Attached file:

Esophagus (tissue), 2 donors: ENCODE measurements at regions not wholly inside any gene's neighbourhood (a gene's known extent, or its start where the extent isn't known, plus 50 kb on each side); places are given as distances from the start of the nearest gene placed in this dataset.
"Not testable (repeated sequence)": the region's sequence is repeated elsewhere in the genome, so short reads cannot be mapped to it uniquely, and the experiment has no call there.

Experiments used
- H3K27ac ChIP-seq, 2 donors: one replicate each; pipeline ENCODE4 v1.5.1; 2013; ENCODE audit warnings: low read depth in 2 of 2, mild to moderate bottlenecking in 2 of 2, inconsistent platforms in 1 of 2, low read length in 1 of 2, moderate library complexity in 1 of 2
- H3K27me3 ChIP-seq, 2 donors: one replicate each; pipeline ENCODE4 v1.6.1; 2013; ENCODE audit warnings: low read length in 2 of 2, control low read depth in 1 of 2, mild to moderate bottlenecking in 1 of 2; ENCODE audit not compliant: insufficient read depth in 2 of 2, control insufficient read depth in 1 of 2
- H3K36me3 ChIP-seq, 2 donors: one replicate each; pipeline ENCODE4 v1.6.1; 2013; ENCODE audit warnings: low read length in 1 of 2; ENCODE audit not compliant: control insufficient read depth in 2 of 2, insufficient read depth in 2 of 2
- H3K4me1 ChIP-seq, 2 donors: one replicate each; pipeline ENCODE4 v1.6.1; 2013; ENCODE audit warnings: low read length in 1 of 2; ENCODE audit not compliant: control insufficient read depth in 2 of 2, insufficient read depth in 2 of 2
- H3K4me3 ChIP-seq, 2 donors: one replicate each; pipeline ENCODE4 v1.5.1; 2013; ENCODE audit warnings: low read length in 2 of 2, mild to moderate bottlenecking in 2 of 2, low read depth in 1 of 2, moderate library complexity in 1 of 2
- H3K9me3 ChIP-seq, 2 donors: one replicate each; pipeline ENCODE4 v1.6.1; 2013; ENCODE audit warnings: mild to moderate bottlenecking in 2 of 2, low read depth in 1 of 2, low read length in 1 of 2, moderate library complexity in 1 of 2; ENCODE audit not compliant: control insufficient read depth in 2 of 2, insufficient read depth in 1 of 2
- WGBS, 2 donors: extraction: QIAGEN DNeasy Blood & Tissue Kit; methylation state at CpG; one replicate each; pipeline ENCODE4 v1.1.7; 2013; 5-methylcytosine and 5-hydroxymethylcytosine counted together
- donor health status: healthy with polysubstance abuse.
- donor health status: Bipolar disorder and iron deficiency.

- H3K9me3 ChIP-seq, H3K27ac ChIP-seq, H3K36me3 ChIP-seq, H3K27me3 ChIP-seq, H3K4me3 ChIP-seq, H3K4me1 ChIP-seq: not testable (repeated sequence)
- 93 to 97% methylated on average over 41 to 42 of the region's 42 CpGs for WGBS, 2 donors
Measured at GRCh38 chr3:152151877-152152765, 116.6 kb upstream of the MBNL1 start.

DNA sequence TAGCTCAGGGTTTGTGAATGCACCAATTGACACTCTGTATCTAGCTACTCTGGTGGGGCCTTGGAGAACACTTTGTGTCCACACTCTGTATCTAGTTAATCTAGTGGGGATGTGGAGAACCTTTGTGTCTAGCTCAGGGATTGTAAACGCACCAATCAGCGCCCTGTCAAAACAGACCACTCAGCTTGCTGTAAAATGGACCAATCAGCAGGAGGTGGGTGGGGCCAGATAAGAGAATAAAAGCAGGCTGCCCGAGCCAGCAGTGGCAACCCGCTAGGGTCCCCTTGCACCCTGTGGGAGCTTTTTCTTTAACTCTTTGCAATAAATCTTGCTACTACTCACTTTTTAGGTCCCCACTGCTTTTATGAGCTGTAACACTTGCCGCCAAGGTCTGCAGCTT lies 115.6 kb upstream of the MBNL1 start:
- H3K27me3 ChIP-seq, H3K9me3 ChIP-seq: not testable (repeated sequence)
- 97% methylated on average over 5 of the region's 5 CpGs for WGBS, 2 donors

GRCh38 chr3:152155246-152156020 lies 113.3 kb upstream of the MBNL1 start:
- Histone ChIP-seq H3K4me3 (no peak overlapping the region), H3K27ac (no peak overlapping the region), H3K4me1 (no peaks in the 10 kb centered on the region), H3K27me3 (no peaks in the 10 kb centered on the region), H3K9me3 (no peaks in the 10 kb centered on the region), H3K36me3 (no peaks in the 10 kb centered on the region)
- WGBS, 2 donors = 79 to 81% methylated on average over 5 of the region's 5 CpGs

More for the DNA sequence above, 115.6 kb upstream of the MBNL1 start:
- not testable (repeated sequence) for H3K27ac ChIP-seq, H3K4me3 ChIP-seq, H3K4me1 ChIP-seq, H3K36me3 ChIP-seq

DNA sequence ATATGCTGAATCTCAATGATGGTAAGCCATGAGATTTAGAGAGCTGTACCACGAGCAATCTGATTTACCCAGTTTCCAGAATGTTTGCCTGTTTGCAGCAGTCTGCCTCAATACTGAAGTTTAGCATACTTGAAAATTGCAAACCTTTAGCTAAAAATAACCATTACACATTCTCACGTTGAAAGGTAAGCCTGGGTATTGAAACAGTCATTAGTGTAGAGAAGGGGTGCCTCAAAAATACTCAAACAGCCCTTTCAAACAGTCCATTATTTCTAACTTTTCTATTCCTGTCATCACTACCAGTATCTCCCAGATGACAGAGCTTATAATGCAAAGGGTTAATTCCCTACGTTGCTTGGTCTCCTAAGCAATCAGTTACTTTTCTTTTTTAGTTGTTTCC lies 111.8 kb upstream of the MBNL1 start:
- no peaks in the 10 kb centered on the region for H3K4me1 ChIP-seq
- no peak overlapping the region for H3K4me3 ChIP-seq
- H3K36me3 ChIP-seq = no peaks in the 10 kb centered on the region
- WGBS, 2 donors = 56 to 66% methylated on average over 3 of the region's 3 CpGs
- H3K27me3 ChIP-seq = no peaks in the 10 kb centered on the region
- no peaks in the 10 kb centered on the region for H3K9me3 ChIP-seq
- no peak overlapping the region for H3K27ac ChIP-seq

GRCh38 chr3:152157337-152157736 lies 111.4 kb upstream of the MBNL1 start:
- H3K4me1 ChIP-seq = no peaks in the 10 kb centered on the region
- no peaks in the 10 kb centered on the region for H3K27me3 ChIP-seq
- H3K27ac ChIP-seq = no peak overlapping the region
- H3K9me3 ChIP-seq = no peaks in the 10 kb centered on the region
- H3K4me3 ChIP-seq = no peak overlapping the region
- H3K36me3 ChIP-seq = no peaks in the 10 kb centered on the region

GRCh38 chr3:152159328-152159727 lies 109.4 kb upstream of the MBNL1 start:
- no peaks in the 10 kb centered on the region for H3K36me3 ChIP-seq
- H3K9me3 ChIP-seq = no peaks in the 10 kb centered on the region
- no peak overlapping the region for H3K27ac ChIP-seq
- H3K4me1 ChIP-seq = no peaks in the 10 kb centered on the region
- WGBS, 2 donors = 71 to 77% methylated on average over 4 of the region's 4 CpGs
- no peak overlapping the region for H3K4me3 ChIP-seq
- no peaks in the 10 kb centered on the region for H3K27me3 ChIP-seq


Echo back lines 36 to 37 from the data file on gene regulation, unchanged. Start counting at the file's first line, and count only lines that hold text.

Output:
- H3K9me3 ChIP-seq = no peaks in the 10 kb centered on the region
- H3K4me3 ChIP-seq = no peak overlapping the region